Franklin Rear Admiral Rear Admiral

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    You mean you are not of the body? :eek:

    So basically, to live Gene's vision is to be a hedonist. Better than religion, I'd say. :techman:

    Roddenberry wanted to create a TV show in the 1960s that would sell. Period. I will say that to his credit, he did want it to be at least a moderately intelligent and moderately progressive show. But it wasn't the only intelligent or progressive show on TV in the 1960s. Further, most of its staying power over time hasn't come from one "vision," but from its versatile format. Unlike "Gunsmoke" which was always a western stuck in a time and place, Trek could be many things.

    But Gene's "vision" and crap like that came later. It's revisionist history. It's all part of the "cult" of Trek and the self-importance it used to market itself. We've all read that stuff at some time during our fandom. Some dismiss it. Some are absorbed. :borg:
     
  15. Squiggy

    Squiggy FrozenToad Admiral

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    And just what is the public sexual behavior of your hair?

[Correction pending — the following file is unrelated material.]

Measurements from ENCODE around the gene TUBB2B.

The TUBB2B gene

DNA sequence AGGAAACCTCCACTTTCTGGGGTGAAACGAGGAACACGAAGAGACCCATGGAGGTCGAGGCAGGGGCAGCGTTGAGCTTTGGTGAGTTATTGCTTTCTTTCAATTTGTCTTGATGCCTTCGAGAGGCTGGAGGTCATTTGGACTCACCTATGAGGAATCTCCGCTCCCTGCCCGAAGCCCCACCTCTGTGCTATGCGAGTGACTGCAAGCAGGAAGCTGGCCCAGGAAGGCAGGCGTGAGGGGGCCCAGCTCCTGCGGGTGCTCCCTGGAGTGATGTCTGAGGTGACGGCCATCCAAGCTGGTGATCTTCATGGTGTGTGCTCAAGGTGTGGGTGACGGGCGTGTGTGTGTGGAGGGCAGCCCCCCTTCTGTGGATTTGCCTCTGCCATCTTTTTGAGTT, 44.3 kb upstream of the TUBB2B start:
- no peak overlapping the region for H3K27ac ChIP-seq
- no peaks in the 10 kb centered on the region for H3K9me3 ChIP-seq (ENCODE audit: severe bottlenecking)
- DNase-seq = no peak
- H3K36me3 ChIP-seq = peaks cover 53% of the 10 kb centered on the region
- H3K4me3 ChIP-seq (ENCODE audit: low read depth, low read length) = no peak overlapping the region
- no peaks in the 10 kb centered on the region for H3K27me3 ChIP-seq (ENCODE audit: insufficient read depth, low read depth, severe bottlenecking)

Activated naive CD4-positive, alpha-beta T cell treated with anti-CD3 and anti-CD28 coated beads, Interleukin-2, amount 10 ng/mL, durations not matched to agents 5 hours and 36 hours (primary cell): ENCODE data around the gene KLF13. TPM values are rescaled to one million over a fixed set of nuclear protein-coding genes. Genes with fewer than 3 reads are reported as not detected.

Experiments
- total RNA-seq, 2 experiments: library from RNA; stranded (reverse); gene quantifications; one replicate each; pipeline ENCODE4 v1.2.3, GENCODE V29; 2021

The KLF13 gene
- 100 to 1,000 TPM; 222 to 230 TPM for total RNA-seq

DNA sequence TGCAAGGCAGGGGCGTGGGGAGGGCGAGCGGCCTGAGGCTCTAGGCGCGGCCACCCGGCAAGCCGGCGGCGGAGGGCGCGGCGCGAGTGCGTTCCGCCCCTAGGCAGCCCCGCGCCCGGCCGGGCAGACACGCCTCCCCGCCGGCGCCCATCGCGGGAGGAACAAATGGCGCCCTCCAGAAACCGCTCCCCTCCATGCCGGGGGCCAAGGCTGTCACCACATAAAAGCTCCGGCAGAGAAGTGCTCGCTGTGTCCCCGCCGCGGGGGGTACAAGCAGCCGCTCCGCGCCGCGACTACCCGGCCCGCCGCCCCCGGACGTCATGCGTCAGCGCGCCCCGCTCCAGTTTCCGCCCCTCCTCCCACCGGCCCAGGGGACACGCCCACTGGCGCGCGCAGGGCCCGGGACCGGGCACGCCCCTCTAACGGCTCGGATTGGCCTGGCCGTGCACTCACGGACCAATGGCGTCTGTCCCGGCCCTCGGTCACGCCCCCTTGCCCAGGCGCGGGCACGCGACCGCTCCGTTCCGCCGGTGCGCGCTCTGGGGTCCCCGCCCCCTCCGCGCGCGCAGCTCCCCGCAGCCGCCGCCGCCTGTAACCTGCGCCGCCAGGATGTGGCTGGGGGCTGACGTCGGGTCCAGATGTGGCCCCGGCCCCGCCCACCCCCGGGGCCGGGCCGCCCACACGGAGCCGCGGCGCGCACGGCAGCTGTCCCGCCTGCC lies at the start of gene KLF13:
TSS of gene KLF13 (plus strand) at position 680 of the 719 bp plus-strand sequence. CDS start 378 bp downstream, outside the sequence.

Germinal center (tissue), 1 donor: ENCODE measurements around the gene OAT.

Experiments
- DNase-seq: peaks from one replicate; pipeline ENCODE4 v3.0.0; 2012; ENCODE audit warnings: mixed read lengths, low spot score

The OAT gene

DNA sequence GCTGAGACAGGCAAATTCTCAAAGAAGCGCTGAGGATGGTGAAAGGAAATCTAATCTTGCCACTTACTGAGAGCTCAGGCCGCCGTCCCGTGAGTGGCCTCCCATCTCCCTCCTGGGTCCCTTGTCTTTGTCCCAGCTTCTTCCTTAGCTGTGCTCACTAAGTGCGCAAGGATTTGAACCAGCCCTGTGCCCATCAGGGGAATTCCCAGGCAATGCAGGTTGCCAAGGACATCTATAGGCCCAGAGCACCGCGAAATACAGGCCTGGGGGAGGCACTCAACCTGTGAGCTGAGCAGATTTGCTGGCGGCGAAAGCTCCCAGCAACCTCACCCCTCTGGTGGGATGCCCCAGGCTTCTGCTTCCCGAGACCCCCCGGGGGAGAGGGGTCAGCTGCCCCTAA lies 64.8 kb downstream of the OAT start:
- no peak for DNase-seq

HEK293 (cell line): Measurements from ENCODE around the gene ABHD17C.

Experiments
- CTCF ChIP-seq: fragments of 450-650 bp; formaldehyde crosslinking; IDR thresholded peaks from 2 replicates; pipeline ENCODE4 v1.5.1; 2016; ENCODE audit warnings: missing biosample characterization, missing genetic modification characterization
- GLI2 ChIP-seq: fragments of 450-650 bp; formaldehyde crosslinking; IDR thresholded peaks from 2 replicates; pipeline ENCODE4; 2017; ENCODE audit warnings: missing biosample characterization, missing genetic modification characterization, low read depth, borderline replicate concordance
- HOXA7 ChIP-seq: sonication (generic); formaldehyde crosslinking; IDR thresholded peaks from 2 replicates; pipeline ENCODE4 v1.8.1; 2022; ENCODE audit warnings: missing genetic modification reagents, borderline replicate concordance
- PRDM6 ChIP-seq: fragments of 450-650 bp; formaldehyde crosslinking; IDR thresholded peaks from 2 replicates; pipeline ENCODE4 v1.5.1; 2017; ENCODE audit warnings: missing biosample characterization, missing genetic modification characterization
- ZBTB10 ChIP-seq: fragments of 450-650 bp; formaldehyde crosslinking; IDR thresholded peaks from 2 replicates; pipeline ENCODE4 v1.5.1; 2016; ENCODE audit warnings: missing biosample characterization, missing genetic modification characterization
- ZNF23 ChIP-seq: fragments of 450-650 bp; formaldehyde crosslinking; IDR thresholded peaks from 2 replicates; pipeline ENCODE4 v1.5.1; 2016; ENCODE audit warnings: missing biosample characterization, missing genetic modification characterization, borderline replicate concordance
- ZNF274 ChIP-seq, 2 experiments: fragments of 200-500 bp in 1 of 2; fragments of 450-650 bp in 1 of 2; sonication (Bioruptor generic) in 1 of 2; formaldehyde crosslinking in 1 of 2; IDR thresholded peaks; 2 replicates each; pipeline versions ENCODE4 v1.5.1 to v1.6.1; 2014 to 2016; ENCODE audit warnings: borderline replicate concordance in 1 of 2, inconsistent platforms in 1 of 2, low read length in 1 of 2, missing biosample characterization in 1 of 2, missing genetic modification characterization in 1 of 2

16. Admiral Buzzkill

    Admiral Buzzkill Fleet Admiral Admiral

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  17. KirkusOveractus

    KirkusOveractus Captain Captain

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    Regarding this, you really should go back and study the history of TMP. Virtually everything Roddenberry pitched for the movie was viewed as pretty much incoherent. It wasn't until more of what Foster, Livingston, et al. wrote and started to show in the script that TMP got greenlit.

    Roddenberry did have a genuine interest in sci-fi, but I also think Abrams does as well. And if he hits something he doesn't know, he's smart enough to have surrounded himself with folks who do know.

    Much like Roddenberry did when starting TOS, he was smart enough to bring in Coon, Fontana and so on.

    What would you say to the highly-respected science fiction people who viewed TOS in 1966 as an adventure show with some aliens in it? I can't recall the names now, but that was the general idea from some science fiction people at the time.

    Back to topic, we have people mourning the changing of Star Trek, who are probably the same people who would slam the Abrams movies for revisiting the TOS characters and not going into the 25th or 3025th Century and changing into something more "modern".
     
    Last edited: Mar 27, 2013
  18. yousirname

    yousirname Commander Red Shirt

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    Uh... of course I am! Peace, brother...

    Amen.